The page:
The Houston Rockets have imposed their will against the Jazz. They have a 3-1 Western Conference semifinals series lead heading into Tuesday night’s Game 5 at the Toyota Center. A trip to the Western Conference finals and showdown against the Golden State Warriors seems like a formality.

And the Rockets aren’t satisfied.

It’s easy for them not to be. In addition to building an almost perfect roster to contend for a title, Rockets General Manager Daryl Money built a roster that largely hasn’t experienced ultimate success.

Small forward Trevor Ariza is the only Houston starter who has won an NBA title, and he was a young reserve with the Kobe Bryant-led Los Angeles Lakers almost a decade ago. James Harden and Chris Paul? They’ve been criticized their entire careers for not winning enough. Head coach Mike D’Antoni? He once took the Phoenix Suns to the Western Conference finals, but was thwarted by Tim Duncan and the San Antonio Spurs.

The Rockets are hungry, which spells trouble for a young an inexperienced Jazz team. Their main guys know what it’s like to go through postseason failure. And while they hope this season is their turn, they know they have to go out and prove it.

“We’re not satisfied with just being up 3-1,” Harden said. “At the start of training camp, the beginning of the regular season and this entire post season, we didn’t come thing far just to be up 3-1 in the semifinals. We’ve got a long way to go.”

In the moments following Game 4, Paul recounted in an interview of what it was like the last time he led a team to a 3-1 Western Conference semifinals series lead. His Los Angeles Clippers promptly lost three consecutive games to the Houston Rockets.

“It went bad real quick,” Paul said.

Throughout the postseason, Rockets veterans have spoken and emphasized living in the moment and taking advantage of the opportunity before them. Indeed, Clint Capela, 23, is the only Houston rotation player under the age of 25. Harden is in his prime. Paul and PJ Tucker are 33. Ariza is 32, as is Gerald Green. Eric Gordon is 29.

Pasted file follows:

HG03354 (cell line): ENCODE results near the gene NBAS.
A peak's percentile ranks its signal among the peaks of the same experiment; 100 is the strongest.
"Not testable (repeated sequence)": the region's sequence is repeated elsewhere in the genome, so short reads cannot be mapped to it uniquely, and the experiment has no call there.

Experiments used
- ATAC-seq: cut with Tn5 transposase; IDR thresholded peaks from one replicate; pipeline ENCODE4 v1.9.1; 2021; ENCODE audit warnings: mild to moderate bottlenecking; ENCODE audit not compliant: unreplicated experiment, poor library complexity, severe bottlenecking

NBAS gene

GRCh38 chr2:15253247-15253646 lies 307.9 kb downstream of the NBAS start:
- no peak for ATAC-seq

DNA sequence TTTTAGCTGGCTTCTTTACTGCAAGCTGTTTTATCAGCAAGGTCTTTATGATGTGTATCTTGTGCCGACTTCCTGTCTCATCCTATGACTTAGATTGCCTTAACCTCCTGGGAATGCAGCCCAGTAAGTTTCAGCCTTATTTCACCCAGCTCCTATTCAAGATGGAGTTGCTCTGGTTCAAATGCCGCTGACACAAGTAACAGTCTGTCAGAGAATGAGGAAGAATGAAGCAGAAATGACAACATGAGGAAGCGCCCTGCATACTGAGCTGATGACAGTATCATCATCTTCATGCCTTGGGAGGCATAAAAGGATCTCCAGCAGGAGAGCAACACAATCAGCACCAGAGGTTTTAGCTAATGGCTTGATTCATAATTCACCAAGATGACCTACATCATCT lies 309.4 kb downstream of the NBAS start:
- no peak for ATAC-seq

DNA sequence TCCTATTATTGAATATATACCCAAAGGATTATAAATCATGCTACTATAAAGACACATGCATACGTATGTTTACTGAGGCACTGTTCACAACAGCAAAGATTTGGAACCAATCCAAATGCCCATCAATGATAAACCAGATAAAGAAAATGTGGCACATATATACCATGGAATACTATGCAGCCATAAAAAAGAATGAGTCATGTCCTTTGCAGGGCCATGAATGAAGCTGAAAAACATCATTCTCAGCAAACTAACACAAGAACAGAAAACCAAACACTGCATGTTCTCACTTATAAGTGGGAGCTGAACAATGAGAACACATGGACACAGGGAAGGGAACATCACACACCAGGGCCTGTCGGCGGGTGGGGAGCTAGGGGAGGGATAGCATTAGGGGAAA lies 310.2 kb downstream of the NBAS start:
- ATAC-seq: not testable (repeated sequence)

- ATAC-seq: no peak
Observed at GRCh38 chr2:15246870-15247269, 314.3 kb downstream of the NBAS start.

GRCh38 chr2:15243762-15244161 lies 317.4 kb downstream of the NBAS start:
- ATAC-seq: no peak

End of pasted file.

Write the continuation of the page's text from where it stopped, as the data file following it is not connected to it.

So, for this Rockets core, a title chase this season represents the best chance at a championship many of them have had in their careers. They fully intend on trying to make the most of it.

“That’s exactly what it was,” D’Antoni said. “They [the Jazz] came out with a lot of energy and getting into us and really we couldn’t even run a set because they were so into it. The ball couldn’t move. Thank gosh we have two of the best iso guys and we kind of went into that. It was hard fought.”

Houston played Sunday night with the urgency of a team trailing in a series, not one that looked to be in control after a blowout win in Game 3. The Rockets defended staunchly on every possession. Capela was all over the place, recording 12 points and 15 rebounds while blocking six shots. Harden and Paul were maestro’s delivering on every play offensively, keeping the Jazz at bay with clutch shots down the stretch.

The Rockets played like a team that knows playoff failure, a team that knows they have to keep their foot on the pedal. They weren’t satisfied with a road split at Vivint Smart Home Arena. They were intent on the sweep.

And, now, they are on the verge of moving on to the matchup everyone has been anticipating for months: A series with the Warriors.

“We knew they were going to come out more aggressive, and they did,” Harden said. “We kept our composure and got shots that we needed. As long as we got a good shot and our defense went back to set up, that’s all we can ask for.”